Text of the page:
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u/IamChurchill · 3 pointsr/Sat

Hey you can use any or all of the below mentioned resources:


  1. Khan Academy; Official partner of the College Board. It consists of videos & questions related to each & every section of the SAT Test with detailed explanations & performance tracking. And it's totally free!
  2. UWorld; This websites boasts of having a collection of more than 1800+ questions. with detailed explanation, detailed rationales for incorrect answers, performance tracking, vivid illustrations, track time to improve your speed, compare your results to peers and a lot more. PAID.
  3.; Offers multidimensional online instruction for the SAT. In addition to it also offers course-by-course basis preparation. It covers about 3,000 real SAT questions in 200 hours of video instruction. Although I don't have an experience with this site but it's highly appreciated by other test takers. PAID.


  • Mathematics: Personally I don't fine this section on SAT abstruse so I think following books are more than enough to ace the SAT-Maths section;

  1. The College Panda's SAT Math: Advanced Guide and Workbook for the New SAT; The best thing about this book is that it focuses on every particular section of SAT making it easy to comprehend & more helpful than the books that randomly talks about all the topics at once. Practice questions are incredible and are backed-up with Nielson's very simple & easy to understand answers & explanations. Also, there is a Website and any errors made in printing are mentioned on it.
  2. The College Panda's 10 Practice Test For The SAT Math; Running out of Practice test? Want something more? Well this book has some relatively realistic versions of the SAT's mathematics sections (both calculator and no-calculator).
  3. PWN The SAT: Math Guide; Still not satisfied with your SAT preparation? Longing for something more? When you're done with this book you'll be able to approach the SAT with confidence - very few questions will surprise you, and even fewer will be able to withstand your withering attacks.

  • Writing:

  1. The Ultimate Guide To SAT Grammar, 4th Ed; It isn't about drilling as most of them (books) are. It's about the philosophy of the SAT. Author backs up her advice with relevant questions from Khan Academy in each chapter & provides comprehensive coverage of all the grammar & rhetoric tested on the redesigned SAT Writing & Language Test. Two things that you'd miss - lack of enough practice questions & its overpricing (Especially for International Students). She had a Website where you can look-up for Errata & other college related information. You'll also get a practice question each day prepared by Erica herself!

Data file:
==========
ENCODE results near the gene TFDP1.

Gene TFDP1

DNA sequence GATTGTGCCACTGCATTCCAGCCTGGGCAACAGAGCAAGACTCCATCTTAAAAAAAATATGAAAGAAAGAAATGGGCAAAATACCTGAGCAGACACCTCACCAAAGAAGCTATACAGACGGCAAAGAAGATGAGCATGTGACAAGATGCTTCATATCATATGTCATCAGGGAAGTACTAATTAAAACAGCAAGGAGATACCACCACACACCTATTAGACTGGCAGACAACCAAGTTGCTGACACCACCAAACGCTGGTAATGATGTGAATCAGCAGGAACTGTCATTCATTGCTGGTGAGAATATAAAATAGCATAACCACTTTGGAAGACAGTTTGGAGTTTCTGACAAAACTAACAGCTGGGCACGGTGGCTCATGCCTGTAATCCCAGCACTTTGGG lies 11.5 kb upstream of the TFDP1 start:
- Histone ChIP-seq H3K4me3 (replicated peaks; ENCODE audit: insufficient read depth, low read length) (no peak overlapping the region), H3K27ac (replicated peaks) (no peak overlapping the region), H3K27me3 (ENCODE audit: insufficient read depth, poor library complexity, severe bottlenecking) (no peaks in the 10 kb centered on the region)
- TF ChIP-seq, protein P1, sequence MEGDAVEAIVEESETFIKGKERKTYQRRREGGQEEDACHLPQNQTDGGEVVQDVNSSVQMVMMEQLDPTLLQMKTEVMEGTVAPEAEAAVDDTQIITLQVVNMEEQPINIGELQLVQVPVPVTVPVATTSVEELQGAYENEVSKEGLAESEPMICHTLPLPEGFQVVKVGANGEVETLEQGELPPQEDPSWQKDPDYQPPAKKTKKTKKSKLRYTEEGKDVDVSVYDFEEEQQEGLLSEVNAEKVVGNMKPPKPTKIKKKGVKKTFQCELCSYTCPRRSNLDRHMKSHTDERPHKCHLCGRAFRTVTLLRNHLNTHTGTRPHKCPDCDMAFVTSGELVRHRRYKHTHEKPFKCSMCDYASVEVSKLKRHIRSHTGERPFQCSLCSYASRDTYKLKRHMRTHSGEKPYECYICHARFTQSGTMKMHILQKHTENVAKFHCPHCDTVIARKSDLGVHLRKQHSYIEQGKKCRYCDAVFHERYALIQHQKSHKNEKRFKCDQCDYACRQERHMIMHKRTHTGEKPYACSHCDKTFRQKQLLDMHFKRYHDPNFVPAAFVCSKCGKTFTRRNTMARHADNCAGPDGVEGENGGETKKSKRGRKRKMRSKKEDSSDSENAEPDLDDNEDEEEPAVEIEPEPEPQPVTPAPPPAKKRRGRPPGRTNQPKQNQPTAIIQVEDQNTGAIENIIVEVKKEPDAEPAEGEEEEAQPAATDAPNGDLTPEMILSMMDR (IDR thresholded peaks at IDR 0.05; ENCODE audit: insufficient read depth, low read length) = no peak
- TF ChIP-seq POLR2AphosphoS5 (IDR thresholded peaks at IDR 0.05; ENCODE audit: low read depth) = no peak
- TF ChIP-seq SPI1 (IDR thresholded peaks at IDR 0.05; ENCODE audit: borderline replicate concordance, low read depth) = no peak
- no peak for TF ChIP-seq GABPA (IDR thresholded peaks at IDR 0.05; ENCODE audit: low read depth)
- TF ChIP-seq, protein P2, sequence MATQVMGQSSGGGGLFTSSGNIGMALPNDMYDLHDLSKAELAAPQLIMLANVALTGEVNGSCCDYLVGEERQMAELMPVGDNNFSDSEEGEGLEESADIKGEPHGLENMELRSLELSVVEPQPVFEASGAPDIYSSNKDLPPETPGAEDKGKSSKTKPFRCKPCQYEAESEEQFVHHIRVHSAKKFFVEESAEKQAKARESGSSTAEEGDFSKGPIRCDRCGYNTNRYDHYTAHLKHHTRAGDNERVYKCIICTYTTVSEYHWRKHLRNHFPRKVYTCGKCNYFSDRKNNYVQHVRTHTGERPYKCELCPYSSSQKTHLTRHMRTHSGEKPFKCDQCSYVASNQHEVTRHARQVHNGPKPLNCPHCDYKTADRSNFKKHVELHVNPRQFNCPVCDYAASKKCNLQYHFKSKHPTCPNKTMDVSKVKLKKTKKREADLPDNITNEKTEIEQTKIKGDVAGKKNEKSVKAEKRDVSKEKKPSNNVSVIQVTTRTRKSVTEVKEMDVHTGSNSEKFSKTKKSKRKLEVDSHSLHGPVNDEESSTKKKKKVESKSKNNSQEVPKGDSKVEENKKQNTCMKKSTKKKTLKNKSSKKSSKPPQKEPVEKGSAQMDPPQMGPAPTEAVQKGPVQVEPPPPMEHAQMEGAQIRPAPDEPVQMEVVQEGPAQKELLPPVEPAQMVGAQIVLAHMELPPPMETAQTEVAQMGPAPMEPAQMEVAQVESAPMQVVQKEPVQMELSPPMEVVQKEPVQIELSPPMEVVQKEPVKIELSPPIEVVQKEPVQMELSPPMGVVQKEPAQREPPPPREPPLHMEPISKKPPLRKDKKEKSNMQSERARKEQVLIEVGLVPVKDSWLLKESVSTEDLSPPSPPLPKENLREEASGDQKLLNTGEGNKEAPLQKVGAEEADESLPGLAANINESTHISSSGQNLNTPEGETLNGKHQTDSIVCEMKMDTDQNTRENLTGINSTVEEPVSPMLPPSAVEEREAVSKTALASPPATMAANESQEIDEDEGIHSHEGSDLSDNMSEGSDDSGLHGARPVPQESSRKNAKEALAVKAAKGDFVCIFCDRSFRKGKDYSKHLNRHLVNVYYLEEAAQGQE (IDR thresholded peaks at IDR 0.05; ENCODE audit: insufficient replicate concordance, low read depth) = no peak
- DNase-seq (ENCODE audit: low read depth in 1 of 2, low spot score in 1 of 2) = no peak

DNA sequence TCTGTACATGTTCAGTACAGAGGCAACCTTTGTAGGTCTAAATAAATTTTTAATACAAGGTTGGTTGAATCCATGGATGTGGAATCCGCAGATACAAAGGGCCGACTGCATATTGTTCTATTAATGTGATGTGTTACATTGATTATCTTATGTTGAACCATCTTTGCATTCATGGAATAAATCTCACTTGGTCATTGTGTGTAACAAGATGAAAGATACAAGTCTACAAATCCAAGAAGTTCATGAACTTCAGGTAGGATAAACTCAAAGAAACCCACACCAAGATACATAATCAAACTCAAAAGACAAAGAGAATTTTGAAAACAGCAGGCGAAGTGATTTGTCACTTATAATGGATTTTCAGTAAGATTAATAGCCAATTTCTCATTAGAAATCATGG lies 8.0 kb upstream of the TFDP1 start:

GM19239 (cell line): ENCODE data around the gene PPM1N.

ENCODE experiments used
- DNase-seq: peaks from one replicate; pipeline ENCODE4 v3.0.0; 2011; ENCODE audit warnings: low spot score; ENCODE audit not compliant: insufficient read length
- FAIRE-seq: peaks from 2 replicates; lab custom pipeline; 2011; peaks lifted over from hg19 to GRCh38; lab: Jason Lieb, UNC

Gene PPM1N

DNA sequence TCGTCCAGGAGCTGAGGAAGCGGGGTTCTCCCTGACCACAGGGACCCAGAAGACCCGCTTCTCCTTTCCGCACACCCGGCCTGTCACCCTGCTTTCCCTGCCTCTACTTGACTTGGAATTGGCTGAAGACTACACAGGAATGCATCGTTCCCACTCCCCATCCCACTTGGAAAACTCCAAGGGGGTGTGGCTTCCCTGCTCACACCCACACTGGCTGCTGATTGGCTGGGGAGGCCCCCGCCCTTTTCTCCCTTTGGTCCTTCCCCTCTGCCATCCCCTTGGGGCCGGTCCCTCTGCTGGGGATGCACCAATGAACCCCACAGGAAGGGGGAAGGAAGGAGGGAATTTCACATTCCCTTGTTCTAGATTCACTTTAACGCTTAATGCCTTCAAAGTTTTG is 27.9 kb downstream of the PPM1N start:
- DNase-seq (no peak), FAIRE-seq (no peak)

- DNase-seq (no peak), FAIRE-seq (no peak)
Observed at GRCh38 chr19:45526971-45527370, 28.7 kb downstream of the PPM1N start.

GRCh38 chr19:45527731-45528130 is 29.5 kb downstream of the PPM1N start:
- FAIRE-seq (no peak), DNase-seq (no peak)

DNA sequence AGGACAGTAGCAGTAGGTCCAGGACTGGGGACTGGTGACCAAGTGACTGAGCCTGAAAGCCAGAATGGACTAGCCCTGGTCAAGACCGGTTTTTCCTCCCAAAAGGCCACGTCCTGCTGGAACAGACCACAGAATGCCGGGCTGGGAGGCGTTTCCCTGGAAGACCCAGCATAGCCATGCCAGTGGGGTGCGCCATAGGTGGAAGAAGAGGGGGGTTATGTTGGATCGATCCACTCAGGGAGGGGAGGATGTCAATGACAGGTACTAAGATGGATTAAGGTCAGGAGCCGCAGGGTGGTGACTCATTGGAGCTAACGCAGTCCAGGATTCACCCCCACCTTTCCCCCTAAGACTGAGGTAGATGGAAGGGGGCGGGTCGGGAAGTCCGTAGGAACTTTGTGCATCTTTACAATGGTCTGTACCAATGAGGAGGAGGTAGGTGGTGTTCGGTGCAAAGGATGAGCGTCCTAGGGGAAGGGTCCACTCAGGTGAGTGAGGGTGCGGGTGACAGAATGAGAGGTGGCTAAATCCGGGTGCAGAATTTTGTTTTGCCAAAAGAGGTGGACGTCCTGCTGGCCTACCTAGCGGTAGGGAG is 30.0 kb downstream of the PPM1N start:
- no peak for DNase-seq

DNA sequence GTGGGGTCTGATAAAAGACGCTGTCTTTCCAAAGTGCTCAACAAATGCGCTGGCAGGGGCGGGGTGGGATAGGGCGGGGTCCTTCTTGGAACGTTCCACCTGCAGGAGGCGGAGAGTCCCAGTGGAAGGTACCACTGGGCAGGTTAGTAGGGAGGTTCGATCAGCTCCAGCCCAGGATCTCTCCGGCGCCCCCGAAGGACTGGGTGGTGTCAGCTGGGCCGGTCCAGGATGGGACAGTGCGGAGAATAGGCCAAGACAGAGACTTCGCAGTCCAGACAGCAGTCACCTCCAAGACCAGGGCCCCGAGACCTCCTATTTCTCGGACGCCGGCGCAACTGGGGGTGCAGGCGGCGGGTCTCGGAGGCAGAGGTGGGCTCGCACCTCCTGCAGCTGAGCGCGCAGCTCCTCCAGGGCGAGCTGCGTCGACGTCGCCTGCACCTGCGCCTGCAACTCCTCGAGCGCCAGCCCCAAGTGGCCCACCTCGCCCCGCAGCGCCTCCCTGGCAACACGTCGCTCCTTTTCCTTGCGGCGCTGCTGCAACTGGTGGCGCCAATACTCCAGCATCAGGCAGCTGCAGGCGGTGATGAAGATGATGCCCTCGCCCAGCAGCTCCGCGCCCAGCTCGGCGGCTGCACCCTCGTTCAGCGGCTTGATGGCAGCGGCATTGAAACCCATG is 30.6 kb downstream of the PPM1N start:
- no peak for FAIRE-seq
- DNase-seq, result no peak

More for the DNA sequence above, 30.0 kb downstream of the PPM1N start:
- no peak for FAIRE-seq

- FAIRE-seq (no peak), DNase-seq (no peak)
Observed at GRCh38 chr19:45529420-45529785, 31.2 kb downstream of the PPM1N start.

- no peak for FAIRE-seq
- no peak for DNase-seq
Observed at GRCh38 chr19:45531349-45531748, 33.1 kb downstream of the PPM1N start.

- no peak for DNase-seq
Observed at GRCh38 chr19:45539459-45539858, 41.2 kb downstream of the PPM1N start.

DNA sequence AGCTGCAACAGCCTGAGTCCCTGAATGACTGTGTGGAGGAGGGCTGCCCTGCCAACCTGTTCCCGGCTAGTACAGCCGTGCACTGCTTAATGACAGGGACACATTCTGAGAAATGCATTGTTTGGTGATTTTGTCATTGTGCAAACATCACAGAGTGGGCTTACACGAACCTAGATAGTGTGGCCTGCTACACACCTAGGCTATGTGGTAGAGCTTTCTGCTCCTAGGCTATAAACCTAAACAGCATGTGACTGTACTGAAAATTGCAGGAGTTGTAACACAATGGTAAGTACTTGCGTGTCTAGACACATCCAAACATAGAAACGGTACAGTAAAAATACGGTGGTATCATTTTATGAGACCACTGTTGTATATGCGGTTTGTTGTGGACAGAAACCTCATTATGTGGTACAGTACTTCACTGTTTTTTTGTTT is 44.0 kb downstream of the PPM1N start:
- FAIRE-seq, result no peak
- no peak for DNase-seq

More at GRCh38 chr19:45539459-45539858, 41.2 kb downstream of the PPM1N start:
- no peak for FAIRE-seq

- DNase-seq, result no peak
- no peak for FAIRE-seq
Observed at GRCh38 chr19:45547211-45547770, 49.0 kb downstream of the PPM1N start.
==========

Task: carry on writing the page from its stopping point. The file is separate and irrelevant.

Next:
2. The Ultimate Guide To SAT Grammar WB, 4th Ed; Fall short on practice questions? Need something to execute what you've learned so far? This accompanying workbook to The Ultimate Guide to SAT® Grammar contains six full-length tests in redesigned SAT format, each accompanied by thorough explanations designed to reinforce the concepts and strategies covered in the main grammar book.
  3. The College Panda's SAT Writing: Advanced Guide & WB, 2nd Ed; This one is truly geared towards the student aiming for the perfect score. It leaves no stones unturned. It has clear explanations of all the tested SAT grammar rules, from the simplest to the most obscure, tons of examples to illustrate each question type and the different ways it can show up, hundreds of drills and practice questions to help you master the concepts and a lot more. AND, THREE PRACTICE TESTS.

  • Reading: Probably the "hardest-to-score" section on the SAT test.

  1. The Critical Reader, 3rd Edition; Intended to clearly and systematically demystify what is often considered the most challenging section of the SAT, this book provides a comprehensive review of the reading skills tested on the redesigned exam for students who are serious about raising their scores. Meltzer's explanations and tricks are very descriptive and include hints to easily discern the correct answer through process of elimination. Major drawback? Well, it lacks enough practice questions & is highly overpriced!

  • ESSAY: For this section I'd say Khan Academy + these 2 books are more than enough. If you work with these modestly I guarantee you can easily achieve a perfect score on SAT Essay;

  1. The College Panda's SAT Essay; The writer covers all of the main facets of the new SAT Essay, including the scoring, structure and key elements of a rhetorical analysis, combined with more strategic advice regarding such topics as paragraph structure, transitions, vocabulary usage, length, writing speed, quotations, examples, and the elements of persuasion. Author's high-scoring essay from the May 2016 exam is included where he shares everything from what he did right as well as the subtle things he initially missed.